I bought the cookbook of all cookbooks last week. 1,000 pages of pure happiness.
To break it in, I wanted to make the recipe on the cover. Being from out west where there is a heavy Mexican influence, I thought that the picture on the cover was flan. So I searched the index, but it wasn't to be found. My awesome husband suggested that I look at the beginning of the book for a reference, and I quickly found that the cover recipe was crème caramel. Ooh, fancy.
Apparently this is the French version of flan. It was extremely light and delicate. The texture was very smooth, and it honestly melted in my mouth when I took that first bite.
On a side note, whoever figured out that the caramel would liquify like that when custard is baked on top of it is a genius. I mean, when you pour it into the ramekin the caramel turns rock hard. But when you invert the custard onto a plate after baking, the caramel pours out into liquidy (is that a word?) deliciousness. Genius.
Classic Crème Caramel
from the editors of Cook's Illustrated
1 cup (7 ounces) sugar
1/3 cup water
2 tbsp light corn syrup
1/4 tsp juice from 1 lemon
1 1/2 cups whole milk
1 1/2 cups light cream
3 large eggs, plus 2 large egg yolks
2/3 cup (4 2/3 ounces) sugar
1 1/2 tsp vanilla extract
pinch of salt
1. For the caramel: In a medium nonreactive saucepan, bring the sugar, water, corn syrup, and lemon juice to a simmer, without stirring, over medium-high heat, wiping the sides of the pan with a wet cloth to remove any sugar crystals that might cause the syrup to turn grainy. Continue to cook until the syrup turns from clear to golden, swirling the pan gently to ensure even browning, about 8 minutes. Continue to cook, swirling the pan gently and constantly, until large, slow bubbles on the mixture's surface turn honey-caramel in color, 4 to 5 minutes longer. Remove the pan immediately from the heat and, working quickly but carefully (the caramel is above 300 degrees and will burn if it touches your skin), pour a portion of the caramel into each of 8 ungreased 6-ounce ovenproof ramekins. Allow the caramel to cool and harden, about 15 minutes. (The caramel-coated ramekins can be covered with plastic wrap and refrigerated for up to 2 days; return to room temperature before adding the custard.)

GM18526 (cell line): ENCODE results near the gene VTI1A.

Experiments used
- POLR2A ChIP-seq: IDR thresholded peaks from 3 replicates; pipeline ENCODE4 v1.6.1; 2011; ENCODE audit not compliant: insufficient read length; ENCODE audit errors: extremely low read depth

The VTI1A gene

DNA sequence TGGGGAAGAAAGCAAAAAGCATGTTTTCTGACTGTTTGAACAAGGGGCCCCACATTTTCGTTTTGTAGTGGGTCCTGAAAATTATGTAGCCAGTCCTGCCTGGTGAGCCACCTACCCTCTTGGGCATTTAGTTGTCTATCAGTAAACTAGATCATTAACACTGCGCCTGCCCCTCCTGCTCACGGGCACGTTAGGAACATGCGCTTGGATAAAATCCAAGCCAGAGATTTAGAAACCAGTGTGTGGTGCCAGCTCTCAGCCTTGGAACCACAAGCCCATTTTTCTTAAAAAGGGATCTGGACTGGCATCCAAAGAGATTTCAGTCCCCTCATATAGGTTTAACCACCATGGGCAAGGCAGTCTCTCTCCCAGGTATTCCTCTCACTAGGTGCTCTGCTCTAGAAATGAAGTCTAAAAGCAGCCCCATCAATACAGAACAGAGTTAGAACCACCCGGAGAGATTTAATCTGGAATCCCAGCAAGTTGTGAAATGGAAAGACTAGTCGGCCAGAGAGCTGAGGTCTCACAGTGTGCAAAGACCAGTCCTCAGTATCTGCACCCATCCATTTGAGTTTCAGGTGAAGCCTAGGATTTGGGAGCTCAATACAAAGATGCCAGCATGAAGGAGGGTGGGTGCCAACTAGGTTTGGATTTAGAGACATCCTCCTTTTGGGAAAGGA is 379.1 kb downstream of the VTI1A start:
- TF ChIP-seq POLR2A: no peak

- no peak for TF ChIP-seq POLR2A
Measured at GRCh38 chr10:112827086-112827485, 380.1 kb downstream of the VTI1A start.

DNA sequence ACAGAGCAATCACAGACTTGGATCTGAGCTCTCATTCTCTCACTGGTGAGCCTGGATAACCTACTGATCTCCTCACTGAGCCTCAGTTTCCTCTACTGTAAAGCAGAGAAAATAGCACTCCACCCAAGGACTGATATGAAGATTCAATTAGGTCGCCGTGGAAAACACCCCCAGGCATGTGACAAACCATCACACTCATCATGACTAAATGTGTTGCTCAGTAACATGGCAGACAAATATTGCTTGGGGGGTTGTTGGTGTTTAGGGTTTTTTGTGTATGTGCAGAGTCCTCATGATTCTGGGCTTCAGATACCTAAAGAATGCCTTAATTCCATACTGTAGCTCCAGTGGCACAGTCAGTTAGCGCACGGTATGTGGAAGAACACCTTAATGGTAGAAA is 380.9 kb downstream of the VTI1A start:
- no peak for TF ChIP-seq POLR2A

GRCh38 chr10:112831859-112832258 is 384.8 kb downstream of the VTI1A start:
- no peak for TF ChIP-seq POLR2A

2. For the custard: Adjust an oven rack to the center position and heat the oven to 350 degrees. Heat the milk and cream in a medium saucepan over medium heat, stirring occasionally, until steam appears and/or an instant-read thermometer held in the liquid registers 160 degrees, 6 to 8 minutes; remove from the heat. Meanwhile, gently whisk the eggs, yolks, and sugar in a large bowl until just combined. Off the heat, gently whisk the warm milk mixture, vanilla, and salt into the eggs until just combined but not at all foamy. Strain the mixture through a fine-mesh sieve into a large measuring cup or container with a pouring spout; set aside.
3. Bring 2 quarts water to a boil in a kettle. Meanwhile, fold a dish towel to fit the bottom of a large baking dish or roasting pan and position it in the pan. Divide the reserved custard mixture among the ramekins; place the filled ramekins on the towel in the pan (making sure they do not touch) and set the pan on the oven rack. Fill the pan with boiling water to reach halfway up the sides of the ramekins; cover the entire pan loosely with aluminum foil so steam can escape. Bake until a paring knife inserted halfway between the center and the edge of the custards comes out clean, 35 to 40 minutes. Transfer the custards to a wire rack; cool to room temperature (The custards can be covered with plastic warp and refrigerated for up to 2 days.)
4. To unmold, slide a paring knife around the perimeter of each ramekin, pressing the knife against the side of the dish. Hold a serving plate over the top of the ramekin and invert; set the plate on the work surface and shake the ramekin gently to release the custard. Serve immediately.